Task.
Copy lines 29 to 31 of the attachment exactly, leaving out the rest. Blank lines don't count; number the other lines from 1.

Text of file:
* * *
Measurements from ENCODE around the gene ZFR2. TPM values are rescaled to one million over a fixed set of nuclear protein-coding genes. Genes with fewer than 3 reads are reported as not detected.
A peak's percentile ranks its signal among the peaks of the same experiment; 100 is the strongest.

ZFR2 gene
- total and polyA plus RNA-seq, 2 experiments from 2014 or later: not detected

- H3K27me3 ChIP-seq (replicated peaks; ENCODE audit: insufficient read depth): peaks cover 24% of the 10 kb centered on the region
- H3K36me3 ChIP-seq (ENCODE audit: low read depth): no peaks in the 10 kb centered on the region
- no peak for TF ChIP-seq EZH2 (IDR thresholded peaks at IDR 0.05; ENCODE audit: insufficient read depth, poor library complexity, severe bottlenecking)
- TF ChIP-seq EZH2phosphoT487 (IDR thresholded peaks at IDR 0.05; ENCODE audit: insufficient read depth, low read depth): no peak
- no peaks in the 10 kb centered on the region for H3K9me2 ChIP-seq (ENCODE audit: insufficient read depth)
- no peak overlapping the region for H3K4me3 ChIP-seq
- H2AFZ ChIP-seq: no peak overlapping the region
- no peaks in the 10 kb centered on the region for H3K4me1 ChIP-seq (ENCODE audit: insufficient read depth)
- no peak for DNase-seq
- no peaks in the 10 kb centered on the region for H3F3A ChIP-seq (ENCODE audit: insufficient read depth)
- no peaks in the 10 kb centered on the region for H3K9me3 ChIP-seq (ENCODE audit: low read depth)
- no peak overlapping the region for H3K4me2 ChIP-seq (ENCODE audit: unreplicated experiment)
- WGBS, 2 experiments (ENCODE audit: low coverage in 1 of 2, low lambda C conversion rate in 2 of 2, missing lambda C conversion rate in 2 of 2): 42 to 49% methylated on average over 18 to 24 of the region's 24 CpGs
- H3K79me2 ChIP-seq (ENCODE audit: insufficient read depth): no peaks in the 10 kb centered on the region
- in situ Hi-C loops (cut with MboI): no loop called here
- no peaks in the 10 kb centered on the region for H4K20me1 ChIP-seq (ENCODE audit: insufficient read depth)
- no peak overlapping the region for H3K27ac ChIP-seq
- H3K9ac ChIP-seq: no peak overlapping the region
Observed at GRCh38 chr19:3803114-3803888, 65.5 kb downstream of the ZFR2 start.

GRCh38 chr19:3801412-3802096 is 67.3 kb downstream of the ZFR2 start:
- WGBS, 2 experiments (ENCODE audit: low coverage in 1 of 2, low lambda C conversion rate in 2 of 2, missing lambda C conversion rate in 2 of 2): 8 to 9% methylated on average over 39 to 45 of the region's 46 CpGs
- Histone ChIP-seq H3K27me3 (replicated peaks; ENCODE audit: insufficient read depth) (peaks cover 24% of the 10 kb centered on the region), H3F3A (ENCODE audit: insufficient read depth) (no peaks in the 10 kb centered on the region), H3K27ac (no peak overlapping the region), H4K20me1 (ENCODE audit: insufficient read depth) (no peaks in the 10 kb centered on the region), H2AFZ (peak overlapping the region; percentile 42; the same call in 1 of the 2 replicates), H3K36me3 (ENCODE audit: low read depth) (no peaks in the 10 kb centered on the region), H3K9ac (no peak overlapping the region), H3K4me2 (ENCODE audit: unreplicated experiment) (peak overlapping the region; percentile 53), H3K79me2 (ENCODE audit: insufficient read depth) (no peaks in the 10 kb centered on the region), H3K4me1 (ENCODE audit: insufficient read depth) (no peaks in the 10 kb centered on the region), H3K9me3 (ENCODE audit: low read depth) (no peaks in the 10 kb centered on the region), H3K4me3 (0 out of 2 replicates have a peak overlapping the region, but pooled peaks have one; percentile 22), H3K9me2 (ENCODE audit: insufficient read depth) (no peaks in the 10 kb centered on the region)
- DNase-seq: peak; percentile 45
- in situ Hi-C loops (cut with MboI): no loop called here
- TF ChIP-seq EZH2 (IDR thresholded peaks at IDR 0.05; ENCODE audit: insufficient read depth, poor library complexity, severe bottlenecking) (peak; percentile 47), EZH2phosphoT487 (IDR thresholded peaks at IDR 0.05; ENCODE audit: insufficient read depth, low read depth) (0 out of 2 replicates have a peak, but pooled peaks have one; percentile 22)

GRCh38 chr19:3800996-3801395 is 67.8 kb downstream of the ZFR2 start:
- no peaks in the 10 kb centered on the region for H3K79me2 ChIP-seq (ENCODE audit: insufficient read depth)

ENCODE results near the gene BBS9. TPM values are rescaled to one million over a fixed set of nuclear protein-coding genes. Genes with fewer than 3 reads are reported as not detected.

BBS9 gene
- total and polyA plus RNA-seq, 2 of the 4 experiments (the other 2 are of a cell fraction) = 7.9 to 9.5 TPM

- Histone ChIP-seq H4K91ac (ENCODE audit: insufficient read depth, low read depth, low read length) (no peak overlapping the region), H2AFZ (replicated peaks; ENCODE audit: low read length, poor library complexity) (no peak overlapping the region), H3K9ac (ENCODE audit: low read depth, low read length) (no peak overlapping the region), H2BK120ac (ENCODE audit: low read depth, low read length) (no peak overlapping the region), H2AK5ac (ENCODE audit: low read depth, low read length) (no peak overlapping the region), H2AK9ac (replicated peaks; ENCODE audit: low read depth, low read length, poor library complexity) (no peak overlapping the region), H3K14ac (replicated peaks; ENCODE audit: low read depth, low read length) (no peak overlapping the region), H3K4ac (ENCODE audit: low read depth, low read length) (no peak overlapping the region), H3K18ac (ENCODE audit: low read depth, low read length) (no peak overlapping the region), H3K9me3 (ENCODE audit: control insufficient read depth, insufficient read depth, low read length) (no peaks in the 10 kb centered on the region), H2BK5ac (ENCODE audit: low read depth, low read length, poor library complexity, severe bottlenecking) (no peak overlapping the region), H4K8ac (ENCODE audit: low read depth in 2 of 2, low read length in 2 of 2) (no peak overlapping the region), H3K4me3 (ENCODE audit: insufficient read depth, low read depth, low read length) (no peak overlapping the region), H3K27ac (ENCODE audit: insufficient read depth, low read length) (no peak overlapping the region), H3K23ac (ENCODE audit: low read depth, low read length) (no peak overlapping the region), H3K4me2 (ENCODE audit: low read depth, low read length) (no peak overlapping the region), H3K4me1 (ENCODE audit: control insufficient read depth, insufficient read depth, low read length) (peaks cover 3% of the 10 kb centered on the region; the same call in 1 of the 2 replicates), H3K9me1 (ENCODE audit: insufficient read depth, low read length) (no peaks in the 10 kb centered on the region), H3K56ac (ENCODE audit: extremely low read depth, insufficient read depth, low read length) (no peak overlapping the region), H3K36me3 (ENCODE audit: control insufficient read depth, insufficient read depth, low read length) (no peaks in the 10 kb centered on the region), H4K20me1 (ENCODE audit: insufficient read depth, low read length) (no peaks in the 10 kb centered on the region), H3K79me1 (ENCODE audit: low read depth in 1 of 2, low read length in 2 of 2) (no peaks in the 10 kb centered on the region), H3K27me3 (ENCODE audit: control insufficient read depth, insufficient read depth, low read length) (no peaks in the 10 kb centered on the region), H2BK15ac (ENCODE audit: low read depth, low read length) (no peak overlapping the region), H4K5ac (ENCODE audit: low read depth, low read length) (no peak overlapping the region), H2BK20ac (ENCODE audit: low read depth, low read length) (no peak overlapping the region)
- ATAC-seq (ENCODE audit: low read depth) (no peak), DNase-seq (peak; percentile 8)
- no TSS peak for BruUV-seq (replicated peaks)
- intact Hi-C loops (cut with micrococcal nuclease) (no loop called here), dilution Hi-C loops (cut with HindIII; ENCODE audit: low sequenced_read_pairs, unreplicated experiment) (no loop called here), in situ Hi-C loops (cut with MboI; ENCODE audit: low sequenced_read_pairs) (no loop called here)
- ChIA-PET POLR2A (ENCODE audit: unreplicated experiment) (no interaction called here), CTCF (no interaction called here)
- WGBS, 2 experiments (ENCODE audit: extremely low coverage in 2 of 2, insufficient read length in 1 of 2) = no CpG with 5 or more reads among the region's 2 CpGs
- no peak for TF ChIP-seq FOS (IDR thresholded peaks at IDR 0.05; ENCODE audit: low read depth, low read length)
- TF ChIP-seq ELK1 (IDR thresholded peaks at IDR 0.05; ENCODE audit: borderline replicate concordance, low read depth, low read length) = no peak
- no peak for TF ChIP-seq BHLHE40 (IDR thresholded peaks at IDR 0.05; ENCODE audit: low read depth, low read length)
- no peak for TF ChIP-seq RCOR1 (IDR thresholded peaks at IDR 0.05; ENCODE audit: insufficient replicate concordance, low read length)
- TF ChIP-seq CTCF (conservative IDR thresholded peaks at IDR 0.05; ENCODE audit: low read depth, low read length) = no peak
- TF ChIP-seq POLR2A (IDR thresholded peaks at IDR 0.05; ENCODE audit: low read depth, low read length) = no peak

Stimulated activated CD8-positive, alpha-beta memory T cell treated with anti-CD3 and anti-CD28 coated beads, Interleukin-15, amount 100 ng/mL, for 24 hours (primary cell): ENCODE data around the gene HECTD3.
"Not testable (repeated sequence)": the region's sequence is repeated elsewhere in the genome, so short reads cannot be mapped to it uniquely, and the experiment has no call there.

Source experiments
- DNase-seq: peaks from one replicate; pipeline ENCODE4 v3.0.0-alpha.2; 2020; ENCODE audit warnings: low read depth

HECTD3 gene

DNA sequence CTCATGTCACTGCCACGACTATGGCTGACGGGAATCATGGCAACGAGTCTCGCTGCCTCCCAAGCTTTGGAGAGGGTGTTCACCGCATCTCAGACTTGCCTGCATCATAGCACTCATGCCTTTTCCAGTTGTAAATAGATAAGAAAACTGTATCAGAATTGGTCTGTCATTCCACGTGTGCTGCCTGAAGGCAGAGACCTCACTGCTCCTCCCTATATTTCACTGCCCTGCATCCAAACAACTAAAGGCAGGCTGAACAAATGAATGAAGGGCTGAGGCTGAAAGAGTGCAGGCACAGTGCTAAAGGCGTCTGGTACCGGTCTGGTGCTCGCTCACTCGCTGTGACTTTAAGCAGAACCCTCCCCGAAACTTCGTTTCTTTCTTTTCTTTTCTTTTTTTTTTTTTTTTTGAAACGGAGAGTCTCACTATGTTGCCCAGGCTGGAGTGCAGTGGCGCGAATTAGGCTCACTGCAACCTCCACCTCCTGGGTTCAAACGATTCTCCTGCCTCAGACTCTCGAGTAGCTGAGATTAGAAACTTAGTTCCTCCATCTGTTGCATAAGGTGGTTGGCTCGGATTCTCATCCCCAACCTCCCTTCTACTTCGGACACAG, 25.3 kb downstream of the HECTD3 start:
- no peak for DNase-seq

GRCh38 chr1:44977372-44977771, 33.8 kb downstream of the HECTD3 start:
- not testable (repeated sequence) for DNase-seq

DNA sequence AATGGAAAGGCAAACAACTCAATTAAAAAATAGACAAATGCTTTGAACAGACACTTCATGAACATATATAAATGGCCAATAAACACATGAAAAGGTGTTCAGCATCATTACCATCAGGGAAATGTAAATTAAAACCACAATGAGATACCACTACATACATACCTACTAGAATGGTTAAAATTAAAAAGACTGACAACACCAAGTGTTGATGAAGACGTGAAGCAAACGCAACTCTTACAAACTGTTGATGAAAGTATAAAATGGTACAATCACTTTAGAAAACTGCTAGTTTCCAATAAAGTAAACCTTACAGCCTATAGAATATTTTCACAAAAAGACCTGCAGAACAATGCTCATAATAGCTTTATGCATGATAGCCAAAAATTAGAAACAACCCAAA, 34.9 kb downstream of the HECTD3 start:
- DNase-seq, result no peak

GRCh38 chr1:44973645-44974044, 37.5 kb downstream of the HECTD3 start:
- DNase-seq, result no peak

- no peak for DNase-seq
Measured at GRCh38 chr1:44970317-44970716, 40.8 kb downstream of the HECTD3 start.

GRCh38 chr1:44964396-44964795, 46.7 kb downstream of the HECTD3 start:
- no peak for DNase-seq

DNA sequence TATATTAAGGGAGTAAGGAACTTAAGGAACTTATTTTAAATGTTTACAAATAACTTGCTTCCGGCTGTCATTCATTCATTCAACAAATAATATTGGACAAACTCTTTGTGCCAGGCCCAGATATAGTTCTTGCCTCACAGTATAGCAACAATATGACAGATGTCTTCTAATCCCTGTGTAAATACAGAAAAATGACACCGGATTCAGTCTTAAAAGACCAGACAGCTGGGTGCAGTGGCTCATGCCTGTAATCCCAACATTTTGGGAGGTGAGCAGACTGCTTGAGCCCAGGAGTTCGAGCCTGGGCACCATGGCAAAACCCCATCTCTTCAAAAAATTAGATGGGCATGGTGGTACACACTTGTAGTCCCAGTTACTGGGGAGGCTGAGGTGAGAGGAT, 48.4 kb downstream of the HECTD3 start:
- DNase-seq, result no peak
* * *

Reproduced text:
- TF ChIP-seq EZH2 (IDR thresholded peaks at IDR 0.05; ENCODE audit: insufficient read depth, poor library complexity, severe bottlenecking) (peak; percentile 47), EZH2phosphoT487 (IDR thresholded peaks at IDR 0.05; ENCODE audit: insufficient read depth, low read depth) (0 out of 2 replicates have a peak, but pooled peaks have one; percentile 22)

GRCh38 chr19:3800996-3801395 is 67.8 kb downstream of the ZFR2 start:
- no peaks in the 10 kb centered on the region for H3K79me2 ChIP-seq (ENCODE audit: insufficient read depth)